Kanchanaburi | Thailand

Hell Fire Pass Memorial

Family Thailand Tour 2020

Kanchanaburi | Thailand

06 Feb 2020 | Thu

Day 12 of 18

  • Hell Fire Pass Memorial
  • Lunch | Khrua Ngo Pa Kanchanaburi
  • Wat Tha Khanun Thong Pha Phum
  • Kroeng Krawia Waterfall Sangkhla Buri
  • Three Pagodas Pass Sangkhla Buri
  • Kingfisher House Sangkhla Buri
  • Uttama Memorial Mon Bridge Sangkhla Buri
  • Sangkhla Buri Night Market

Hell Fire Pass Memorial

Today we are traveling to Sangkhla Buri, but we’re stopping off to visit interesting places along the way. Our first stop of the day was Hellfire Pass Memorial.

During World War II, Thailand was occupied by Japanese forces, who used the country as a base for their operations in Burma. To build the Burma-Siam Railway, also known as the Death Railway, they forced prisoners of war and Asian laborers to work in brutal conditions.

Rock Cut at Hell Fire Pass

One of the most notorious sections of the railway was Hellfire Pass, where prisoners were made to work day and night with little rest or food. The conditions were so horrific that many didn’t survive.

Today, Hellfire Pass is a somber reminder of the past. Visitors can walk through the pass and see the remnants of the railway.

Hellfire Pass Memorial

The Hellfire Pass (Konyu) cutting is an example of the type of excavations of the 415 km Burma-Thailand railway constructed in 1942-1943 by American, Australian, British and Dutch Prisoners of War and conscripted nationals from Burma, Malaya and Thailand.

From Nong Pladuk the railway traversed the flat plain to Kanchanaburi where it crossed the Mae Khlaung river, then followed the course of the Kwae Noi river through Namtok (present terminus of the operative section), and Saiyok National Park, passing through three Pagoda Pass and over the foothills, and coastal plains of Burma to its junction with the existing Moulamein to Ye railway line at Thanbyuzayat.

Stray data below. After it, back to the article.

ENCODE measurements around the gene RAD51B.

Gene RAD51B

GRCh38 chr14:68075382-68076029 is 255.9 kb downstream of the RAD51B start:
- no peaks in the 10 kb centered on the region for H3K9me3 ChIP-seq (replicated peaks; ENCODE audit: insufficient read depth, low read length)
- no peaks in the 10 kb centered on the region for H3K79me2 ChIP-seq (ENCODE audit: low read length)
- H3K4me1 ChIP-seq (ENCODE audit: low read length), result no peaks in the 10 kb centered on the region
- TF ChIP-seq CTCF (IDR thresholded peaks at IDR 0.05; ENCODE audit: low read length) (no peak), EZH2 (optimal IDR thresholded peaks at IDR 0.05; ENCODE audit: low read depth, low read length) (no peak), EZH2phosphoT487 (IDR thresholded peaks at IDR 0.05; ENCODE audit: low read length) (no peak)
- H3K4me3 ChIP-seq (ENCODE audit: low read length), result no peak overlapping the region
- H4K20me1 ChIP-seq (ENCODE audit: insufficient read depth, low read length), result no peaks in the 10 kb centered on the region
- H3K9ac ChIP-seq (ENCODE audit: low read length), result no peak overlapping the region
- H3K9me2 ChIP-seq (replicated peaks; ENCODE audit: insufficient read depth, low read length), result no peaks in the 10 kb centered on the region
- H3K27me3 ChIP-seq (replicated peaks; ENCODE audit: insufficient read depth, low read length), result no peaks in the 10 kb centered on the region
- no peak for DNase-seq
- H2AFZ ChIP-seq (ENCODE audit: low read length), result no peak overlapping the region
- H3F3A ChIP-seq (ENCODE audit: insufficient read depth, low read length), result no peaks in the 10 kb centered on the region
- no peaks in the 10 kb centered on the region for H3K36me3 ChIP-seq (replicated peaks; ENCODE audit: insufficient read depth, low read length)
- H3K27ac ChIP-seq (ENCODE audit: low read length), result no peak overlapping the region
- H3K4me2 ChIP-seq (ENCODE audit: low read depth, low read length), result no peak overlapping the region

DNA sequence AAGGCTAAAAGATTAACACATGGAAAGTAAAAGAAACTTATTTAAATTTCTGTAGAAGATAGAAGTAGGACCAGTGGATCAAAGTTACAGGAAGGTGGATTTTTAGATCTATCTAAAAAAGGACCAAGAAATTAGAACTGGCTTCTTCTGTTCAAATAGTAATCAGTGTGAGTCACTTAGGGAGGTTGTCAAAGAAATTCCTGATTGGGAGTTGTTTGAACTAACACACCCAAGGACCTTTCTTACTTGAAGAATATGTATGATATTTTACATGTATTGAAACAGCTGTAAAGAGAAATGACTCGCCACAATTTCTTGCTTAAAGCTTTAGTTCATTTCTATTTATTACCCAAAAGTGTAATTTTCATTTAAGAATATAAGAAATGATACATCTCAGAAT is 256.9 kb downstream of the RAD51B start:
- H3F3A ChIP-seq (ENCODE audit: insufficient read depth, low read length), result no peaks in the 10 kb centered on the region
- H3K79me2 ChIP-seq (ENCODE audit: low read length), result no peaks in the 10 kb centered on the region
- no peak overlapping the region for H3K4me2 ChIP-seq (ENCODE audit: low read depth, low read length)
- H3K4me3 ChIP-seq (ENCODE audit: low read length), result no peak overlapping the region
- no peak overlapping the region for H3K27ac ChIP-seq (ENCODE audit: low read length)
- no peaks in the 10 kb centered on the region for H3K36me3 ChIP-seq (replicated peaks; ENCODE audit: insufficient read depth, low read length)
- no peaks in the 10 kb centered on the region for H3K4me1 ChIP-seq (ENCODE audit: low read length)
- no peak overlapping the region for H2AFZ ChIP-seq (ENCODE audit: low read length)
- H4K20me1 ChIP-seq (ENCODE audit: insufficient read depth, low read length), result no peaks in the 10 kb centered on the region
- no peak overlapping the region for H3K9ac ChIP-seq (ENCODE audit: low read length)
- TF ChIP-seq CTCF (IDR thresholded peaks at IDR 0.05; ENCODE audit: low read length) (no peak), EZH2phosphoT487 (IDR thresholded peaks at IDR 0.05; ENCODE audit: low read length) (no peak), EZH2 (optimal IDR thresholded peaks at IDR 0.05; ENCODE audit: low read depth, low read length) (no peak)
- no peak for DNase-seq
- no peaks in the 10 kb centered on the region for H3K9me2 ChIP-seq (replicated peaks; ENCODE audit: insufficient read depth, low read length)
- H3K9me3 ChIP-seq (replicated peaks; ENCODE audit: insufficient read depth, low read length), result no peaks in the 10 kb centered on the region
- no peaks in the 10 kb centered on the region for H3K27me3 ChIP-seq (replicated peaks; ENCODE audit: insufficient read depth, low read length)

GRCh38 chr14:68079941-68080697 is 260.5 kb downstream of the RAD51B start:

The railway was functional from October 1943 to June 1945 with occasional interruptions caused by bomb damage.

Hellfire Pass and the adjacent cuttings were excavated by POW labour working in round-the-clock shifts over a desperate period of 12 weeks in 1943. The name Hellfire Pass relates to the awesome scene presented at night by the light from torches and lamps in the cutting. This work was done without the aid of reliable mechanical equipment. The most primitive of hand tools were used to drill holes for the explosives used in blasting the rock and for removing the waste rock.

This section of the railway required the construction of many large embankments, trestle bridges, and deep cuttings as the route left the relatively flat high ground and traversed northward along the steep valley wall.

One of the most famous trestle bridges was built in this area-Hintok or Pack of Cards Bridge so named because it collapsed 3 times during construction. It was constructed in 3 weeks out of unseasoned timber fastened with wooden pegs, spikes, bamboo ties, and rattan rope. The Konyu cutting and other rock excavations and embankment in this area will serve as a memorial to the thousands of lives so tragically sacrificed in the construction of the Burma-Thailand railway and to the Thai people who risked their lives to supply medicines and food to the prisoners during those dangerous times.